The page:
Financial Markets and the Limits of Analogy
In the business world, for at least as long as I can remember (hint: back then, human tweets were reserved for the Three Stooges), it’s been popular to compare the world of commerce (i.e., fast money, bone-crushing egos, game-changing deals, cocky winners and bloodied losers) to the world of sports. Football is a favorite. And why not? The relatively rapid spread of stock ownership in America since the 1980s (largely through participation in defined contribution retirement plans, which rely heavily on stock mutual funds) has required that these same investors entrust their nest eggs with presumed experts. And we’ve all seen what that can lead to.
Creating analogies to explain complex, sometimes paradoxical, often volatile and stubbornly unpredictable financial markets is how most of us non-experts make sense of these things. It’s what enables a financial pundit to compare a collateralized debt obligation to making nine small omelets from three eggs. If one of the eggs is bad, three customers are in for a long day and night, and so on. Problems with analogies (sports or otherwise) crop up because analogy isn't just a form of speech. It’s often employed as a logical argument. In other words, if some things are alike in some ways, they can appear to be alike in other ways as well. It’s when something important to us stops being like anything else, that we tend to run out of analogies, and similes, and metaphors, and eventually our composure.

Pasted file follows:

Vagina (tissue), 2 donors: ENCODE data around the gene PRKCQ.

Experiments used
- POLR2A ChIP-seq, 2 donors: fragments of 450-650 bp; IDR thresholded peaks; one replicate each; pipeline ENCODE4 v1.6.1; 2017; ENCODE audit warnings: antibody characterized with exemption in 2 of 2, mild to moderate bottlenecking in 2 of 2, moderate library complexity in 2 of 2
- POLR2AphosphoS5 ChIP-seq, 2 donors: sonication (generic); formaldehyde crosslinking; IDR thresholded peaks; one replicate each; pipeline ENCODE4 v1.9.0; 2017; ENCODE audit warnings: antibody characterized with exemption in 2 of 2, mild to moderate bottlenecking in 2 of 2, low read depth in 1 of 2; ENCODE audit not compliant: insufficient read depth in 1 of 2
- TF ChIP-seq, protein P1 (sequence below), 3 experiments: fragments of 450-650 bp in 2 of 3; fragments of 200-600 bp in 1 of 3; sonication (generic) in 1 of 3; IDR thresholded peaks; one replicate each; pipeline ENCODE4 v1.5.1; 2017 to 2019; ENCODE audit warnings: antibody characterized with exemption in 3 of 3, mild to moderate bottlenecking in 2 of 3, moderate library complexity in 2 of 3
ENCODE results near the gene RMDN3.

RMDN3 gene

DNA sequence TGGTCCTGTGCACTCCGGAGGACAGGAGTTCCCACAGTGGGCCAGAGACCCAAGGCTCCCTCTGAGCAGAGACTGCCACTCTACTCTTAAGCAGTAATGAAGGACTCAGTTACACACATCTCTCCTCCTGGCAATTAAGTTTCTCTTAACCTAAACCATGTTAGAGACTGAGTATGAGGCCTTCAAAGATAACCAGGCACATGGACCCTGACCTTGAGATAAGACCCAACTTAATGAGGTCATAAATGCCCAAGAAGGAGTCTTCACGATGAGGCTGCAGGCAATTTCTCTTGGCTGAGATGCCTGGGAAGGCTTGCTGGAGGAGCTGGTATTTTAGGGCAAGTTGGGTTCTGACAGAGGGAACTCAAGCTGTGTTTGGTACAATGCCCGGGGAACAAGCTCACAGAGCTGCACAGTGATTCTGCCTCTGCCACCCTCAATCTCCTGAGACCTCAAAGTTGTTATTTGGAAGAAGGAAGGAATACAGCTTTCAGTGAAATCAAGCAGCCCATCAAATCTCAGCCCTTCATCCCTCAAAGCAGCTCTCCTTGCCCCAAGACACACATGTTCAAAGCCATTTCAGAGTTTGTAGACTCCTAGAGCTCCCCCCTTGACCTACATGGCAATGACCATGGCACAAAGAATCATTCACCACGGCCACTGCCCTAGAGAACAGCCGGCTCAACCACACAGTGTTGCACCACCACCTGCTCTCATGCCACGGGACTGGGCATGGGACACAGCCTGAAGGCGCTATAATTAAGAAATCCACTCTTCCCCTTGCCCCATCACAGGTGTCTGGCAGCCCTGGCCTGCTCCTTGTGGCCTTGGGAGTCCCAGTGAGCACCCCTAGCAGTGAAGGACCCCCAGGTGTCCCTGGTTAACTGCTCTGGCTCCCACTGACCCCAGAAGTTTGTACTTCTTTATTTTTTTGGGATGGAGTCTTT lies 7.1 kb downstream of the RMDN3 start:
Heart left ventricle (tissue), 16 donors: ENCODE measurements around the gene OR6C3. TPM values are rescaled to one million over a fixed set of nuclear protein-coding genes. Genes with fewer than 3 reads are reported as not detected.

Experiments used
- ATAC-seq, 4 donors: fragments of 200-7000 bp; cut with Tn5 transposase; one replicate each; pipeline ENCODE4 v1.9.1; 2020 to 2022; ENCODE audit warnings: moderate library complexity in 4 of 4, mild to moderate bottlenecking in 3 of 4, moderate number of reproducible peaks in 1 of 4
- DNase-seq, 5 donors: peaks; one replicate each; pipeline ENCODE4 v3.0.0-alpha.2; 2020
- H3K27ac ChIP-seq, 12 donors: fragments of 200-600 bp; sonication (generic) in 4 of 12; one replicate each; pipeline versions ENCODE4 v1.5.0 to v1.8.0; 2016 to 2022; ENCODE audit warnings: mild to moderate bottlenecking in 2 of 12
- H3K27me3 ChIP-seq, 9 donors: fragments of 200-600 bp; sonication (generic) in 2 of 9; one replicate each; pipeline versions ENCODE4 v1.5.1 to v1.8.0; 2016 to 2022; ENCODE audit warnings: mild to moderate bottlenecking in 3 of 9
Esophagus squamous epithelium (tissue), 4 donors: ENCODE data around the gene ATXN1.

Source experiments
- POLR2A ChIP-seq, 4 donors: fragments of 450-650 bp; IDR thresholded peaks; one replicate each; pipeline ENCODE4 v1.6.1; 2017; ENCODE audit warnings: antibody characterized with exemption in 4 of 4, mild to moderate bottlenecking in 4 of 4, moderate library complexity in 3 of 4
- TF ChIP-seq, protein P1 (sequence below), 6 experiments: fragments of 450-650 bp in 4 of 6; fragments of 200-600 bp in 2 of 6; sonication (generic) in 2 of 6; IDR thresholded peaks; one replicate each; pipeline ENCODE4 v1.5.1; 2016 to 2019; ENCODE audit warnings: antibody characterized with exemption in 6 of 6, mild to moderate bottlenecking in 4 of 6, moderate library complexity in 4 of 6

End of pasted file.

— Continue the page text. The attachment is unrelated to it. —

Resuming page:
I think that’s where we are now. We’re not in the 9th inning of a baseball game that’s looking like extra innings. Nor are we at halftime in a grueling football game, or down to the bench at the buzzer or, well, you get the idea. Rather, where financial markets are concerned, we’re in quasi-semi-not-quite-ever-before territory. If you need a game analogy, think blindfolded three-dimensional chess underwater in a hot spring. With one hand tied behind your back. It’s the kind of world three panelists grappled with in a recent article in Financial Advisor magazine. Three panelists, three forecasts. You make the call!